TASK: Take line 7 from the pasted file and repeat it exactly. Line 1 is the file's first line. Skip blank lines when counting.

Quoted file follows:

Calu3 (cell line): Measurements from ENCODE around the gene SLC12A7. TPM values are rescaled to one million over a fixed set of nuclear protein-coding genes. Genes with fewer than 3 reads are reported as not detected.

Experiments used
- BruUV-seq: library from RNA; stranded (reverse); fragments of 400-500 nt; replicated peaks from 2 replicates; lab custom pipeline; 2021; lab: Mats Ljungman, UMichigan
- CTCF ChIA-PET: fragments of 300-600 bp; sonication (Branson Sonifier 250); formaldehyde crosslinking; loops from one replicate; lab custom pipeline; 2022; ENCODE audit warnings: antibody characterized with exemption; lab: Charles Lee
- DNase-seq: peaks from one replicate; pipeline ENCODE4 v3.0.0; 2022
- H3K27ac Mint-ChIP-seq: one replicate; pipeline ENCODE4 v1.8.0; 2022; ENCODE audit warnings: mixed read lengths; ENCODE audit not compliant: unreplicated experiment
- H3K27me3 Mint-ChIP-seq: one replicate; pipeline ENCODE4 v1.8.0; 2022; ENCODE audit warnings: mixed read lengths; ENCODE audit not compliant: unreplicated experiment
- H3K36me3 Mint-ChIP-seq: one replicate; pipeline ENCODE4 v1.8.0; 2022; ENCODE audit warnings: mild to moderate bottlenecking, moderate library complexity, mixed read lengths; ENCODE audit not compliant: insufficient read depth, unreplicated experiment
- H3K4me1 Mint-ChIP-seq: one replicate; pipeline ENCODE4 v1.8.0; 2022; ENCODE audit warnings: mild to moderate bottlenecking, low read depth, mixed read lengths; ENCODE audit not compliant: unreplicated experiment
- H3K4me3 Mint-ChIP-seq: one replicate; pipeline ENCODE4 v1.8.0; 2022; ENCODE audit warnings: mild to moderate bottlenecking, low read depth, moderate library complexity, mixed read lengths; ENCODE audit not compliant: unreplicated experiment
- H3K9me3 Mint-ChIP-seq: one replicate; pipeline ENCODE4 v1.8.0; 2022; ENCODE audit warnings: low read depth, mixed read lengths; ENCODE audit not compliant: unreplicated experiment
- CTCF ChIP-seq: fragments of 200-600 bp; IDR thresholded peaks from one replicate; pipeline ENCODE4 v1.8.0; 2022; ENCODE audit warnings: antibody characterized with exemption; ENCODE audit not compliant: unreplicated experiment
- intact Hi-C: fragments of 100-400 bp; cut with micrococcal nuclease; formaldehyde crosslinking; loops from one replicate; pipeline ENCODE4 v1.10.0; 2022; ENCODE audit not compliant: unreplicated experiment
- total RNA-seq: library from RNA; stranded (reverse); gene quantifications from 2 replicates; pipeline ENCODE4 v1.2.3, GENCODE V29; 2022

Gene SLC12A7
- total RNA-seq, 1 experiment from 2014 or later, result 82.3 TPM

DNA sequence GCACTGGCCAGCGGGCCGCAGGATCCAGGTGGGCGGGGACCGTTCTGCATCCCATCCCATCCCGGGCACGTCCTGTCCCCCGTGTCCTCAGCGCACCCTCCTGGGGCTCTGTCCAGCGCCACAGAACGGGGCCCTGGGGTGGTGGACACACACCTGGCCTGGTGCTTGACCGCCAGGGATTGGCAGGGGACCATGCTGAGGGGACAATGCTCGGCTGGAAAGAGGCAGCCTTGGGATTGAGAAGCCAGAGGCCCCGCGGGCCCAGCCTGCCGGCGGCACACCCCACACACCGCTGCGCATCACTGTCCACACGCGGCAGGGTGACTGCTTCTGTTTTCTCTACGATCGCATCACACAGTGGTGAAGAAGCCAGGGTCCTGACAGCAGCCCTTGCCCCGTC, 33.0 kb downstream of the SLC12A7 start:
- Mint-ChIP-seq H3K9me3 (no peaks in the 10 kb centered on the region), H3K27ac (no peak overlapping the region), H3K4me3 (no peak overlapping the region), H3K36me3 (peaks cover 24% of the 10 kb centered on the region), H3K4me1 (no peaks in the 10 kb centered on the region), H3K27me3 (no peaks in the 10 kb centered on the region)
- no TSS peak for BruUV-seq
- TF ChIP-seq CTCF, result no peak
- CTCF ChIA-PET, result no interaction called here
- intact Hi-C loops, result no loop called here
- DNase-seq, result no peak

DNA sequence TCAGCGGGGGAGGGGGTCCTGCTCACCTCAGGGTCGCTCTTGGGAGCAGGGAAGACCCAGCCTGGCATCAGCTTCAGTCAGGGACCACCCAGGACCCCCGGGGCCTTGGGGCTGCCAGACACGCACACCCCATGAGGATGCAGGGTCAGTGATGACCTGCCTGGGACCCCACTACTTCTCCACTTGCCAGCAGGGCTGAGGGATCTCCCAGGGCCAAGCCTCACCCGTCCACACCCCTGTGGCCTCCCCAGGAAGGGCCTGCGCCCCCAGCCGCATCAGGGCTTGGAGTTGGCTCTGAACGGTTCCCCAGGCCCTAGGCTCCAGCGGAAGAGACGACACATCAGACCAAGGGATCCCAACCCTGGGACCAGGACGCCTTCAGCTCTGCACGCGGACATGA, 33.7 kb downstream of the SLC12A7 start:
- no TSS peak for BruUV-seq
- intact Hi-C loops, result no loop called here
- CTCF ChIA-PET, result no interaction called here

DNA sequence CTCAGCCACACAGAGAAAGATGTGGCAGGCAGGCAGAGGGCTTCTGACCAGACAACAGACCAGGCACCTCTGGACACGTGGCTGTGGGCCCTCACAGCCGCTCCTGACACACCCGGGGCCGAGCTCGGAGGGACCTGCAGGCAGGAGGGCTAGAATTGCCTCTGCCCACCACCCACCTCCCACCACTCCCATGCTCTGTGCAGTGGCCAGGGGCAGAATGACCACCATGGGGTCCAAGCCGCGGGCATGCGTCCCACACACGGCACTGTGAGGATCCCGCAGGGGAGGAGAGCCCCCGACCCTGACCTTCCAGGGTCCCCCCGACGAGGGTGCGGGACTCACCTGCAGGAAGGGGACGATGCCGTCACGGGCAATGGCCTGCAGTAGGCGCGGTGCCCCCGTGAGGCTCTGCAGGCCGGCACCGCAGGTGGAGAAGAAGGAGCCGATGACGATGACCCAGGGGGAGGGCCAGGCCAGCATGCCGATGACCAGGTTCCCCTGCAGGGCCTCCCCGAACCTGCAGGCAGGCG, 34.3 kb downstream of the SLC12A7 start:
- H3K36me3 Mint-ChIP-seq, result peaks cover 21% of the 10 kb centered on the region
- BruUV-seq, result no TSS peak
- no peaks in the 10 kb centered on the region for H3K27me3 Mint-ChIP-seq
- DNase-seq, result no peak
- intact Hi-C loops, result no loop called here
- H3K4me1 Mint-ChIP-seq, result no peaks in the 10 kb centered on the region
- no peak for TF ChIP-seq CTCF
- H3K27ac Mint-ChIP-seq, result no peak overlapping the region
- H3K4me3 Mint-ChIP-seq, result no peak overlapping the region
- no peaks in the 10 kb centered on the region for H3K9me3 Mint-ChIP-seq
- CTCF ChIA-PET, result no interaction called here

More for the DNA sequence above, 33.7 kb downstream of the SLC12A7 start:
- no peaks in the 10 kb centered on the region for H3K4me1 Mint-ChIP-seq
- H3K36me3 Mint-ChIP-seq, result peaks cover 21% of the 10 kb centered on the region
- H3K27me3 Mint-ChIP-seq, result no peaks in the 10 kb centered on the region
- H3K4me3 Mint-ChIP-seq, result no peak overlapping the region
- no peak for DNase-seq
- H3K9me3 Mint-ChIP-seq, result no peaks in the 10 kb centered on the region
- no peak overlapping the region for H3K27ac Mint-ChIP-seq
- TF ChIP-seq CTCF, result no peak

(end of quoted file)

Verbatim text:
- H3K27me3 Mint-ChIP-seq: one replicate; pipeline ENCODE4 v1.8.0; 2022; ENCODE audit warnings: mixed read lengths; ENCODE audit not compliant: unreplicated experiment